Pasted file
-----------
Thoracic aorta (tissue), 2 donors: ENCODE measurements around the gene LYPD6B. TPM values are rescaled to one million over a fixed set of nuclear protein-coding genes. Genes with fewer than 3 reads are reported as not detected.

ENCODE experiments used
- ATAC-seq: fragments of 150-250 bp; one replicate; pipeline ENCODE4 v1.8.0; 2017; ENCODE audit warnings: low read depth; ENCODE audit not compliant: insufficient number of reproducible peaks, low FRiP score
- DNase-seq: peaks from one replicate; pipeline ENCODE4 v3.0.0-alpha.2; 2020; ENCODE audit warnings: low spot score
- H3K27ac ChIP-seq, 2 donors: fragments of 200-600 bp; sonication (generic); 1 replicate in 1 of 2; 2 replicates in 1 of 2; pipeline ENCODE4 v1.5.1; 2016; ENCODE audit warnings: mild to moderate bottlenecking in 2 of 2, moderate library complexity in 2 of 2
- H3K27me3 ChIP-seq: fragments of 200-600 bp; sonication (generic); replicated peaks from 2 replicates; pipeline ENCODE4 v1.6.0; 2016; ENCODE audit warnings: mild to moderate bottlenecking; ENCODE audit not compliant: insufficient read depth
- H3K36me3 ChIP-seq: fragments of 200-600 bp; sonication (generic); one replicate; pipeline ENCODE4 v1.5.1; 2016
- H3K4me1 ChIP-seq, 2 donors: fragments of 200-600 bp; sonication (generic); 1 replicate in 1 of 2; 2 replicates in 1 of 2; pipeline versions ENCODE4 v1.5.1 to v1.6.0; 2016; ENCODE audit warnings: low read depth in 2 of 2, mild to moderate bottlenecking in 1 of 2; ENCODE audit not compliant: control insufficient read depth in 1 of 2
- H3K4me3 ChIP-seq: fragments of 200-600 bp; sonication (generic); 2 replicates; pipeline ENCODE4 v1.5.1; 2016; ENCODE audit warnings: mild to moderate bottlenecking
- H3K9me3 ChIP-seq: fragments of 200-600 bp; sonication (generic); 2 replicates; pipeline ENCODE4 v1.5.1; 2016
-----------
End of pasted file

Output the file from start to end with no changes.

Thoracic aorta (tissue), 2 donors: ENCODE measurements around the gene LYPD6B. TPM values are rescaled to one million over a fixed set of nuclear protein-coding genes. Genes with fewer than 3 reads are reported as not detected.

ENCODE experiments used
- ATAC-seq: fragments of 150-250 bp; one replicate; pipeline ENCODE4 v1.8.0; 2017; ENCODE audit warnings: low read depth; ENCODE audit not compliant: insufficient number of reproducible peaks, low FRiP score
- DNase-seq: peaks from one replicate; pipeline ENCODE4 v3.0.0-alpha.2; 2020; ENCODE audit warnings: low spot score
- H3K27ac ChIP-seq, 2 donors: fragments of 200-600 bp; sonication (generic); 1 replicate in 1 of 2; 2 replicates in 1 of 2; pipeline ENCODE4 v1.5.1; 2016; ENCODE audit warnings: mild to moderate bottlenecking in 2 of 2, moderate library complexity in 2 of 2
- H3K27me3 ChIP-seq: fragments of 200-600 bp; sonication (generic); replicated peaks from 2 replicates; pipeline ENCODE4 v1.6.0; 2016; ENCODE audit warnings: mild to moderate bottlenecking; ENCODE audit not compliant: insufficient read depth
- H3K36me3 ChIP-seq: fragments of 200-600 bp; sonication (generic); one replicate; pipeline ENCODE4 v1.5.1; 2016
- H3K4me1 ChIP-seq, 2 donors: fragments of 200-600 bp; sonication (generic); 1 replicate in 1 of 2; 2 replicates in 1 of 2; pipeline versions ENCODE4 v1.5.1 to v1.6.0; 2016; ENCODE audit warnings: low read depth in 2 of 2, mild to moderate bottlenecking in 1 of 2; ENCODE audit not compliant: control insufficient read depth in 1 of 2
- H3K4me3 ChIP-seq: fragments of 200-600 bp; sonication (generic); 2 replicates; pipeline ENCODE4 v1.5.1; 2016; ENCODE audit warnings: mild to moderate bottlenecking
- H3K9me3 ChIP-seq: fragments of 200-600 bp; sonication (generic); 2 replicates; pipeline ENCODE4 v1.5.1; 2016